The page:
A Pigeon Sat on a Branch Reflecting on Existence (2014) — Image via royandersson.com

A Pigeon Sat on a Branch Reflecting on Existence

Directed by Roy Andersson (2014)

Having not seen the first two films in director Roy Andersson’s The Living Trilogy, I cannot comment on whether he is, as some critics claim, merely repeating himself in the third entry, A Pigeon Sat on a Branch Reflecting on Existence (En duva satt på en gren och funderade på tillvaron), which received four screenings this weekend at the Walker Art Center. What I can say is that, over the course of the film’s 100 minutes, its whole proves to be much greater than the sum of its parts.

A Pigeon Sat on a Branch Reflecting on Existence (2014) — Image via royandersson.comThe parts in question are 39 scenes filmed in the style of tableaus or dioramas — wide shots captured with an almost entirely stationary camera. Set in the poor and working-class districts of the coastal city of Gothenburg, Sweden, most of these scenes are dominated by drab, faded gray and brown backgrounds against which nonprofessional actors play out scenarios ranging from the mundane to the dreamlike, but always in a stiff, deadpan fashion. Almost all of the actors wear white makeup that situates them somewhere between clown and corpse. All of these features are, apparently, characteristic of Andersson’s oeuvre since his 1991 short World of Glory (Härlig är jorden).

A Pigeon Sat on a Branch Reflecting on Existence (2014) — Image via royandersson.comWhat is most interesting about A Pigeon Sat on a Branch, however, is the implied narrative that emerges piecemeal as we move from scene to scene. Our guides through this narrative are two dour salesmen, Jonathan (Holger Andersson) and Sam (Nils Westblom) who live in a flophouse and go from door to door, trying to sell novelty gag items to shop owners. Much like an old episode of Sesame Street, their adventures are the anchor around which seemingly unrelated stories are arrayed. Some of these stories are entirely self-contained in one scene, while others return once or twice. (Two of the more memorable scenes feature Sweden’s King Charles XII stopping by a modern-day dive bar on his way to and back from the disastrous 1709 Battle of Poltava.)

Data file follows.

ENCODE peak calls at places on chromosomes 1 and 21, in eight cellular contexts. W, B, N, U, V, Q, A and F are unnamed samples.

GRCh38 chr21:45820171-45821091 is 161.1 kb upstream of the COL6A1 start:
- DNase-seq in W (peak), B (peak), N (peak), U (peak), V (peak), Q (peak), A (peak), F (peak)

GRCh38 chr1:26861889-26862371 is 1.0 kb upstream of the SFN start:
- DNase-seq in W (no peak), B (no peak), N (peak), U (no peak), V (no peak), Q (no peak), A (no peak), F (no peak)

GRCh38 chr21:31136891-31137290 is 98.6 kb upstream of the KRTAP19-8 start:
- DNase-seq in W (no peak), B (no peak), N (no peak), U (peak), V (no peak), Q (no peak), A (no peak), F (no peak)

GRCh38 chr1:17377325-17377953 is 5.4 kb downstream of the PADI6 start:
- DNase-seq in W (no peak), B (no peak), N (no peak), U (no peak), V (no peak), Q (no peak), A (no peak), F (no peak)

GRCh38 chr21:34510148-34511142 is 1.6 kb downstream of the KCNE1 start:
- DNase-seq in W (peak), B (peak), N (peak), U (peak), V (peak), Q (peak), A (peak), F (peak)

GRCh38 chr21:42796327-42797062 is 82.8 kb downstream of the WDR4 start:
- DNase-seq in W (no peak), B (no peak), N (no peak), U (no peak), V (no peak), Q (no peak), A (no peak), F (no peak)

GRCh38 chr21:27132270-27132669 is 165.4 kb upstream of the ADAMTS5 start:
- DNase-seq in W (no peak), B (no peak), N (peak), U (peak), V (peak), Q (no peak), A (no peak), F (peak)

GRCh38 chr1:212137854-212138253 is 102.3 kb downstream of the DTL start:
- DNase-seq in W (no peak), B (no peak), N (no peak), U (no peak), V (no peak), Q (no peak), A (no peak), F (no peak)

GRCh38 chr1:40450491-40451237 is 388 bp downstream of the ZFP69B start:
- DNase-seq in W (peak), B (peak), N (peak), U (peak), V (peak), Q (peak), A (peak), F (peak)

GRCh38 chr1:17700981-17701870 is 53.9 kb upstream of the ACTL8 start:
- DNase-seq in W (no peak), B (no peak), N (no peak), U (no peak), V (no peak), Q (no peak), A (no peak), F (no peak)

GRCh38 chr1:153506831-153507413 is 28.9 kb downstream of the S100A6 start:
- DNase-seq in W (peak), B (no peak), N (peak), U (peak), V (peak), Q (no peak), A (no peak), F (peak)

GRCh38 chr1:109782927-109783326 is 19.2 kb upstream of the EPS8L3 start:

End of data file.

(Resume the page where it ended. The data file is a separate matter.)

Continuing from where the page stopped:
A Pigeon Sat on a Branch Reflecting on Existence (2014) — Image via royandersson.comAt first, all of this comes across like a series of Monty Python sketches, and it is easy to simply laugh at the characters’ foibles. Eventually, however, the scenes start to evoke more complicated emotions, and one notices a clustering of themes. After a long stretch of defeat, humiliation, loneliness, and insincerity (typified by the catchphrase, “I’m happy to hear you’re doing fine”), compassion and connection temporarily gain the upper hand. Just as we are starting to feel better about the whole state of affairs, however, we are confronted with two of the film’s most disturbing scenes: one in which a primate is tortured for science, and another in which human beings are subjected to a horrific atrocity in order to create art for the enjoyment of a group of wealthy onlookers. Everything after this takes the form of a sort of coda of resignation.

In interviews, Andersson is very quick to talk about the moral dimensions of his work. While his tableaus do not, individually, contain any striking insights, the manner in which, in sequence, they play on one’s thoughts and emotions does have a lingering moral resonance. A Pigeon Sat on a Branch Reflecting on Existence may be frustrating at first, but the patient viewer will be rewarded in the end.

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Eric Prindle

administers Bad Entertainment. He is also an attorney who leads a team of legal marketing copywriters at FindLaw. He is not Eric Prindle, the mixed martial arts fighter.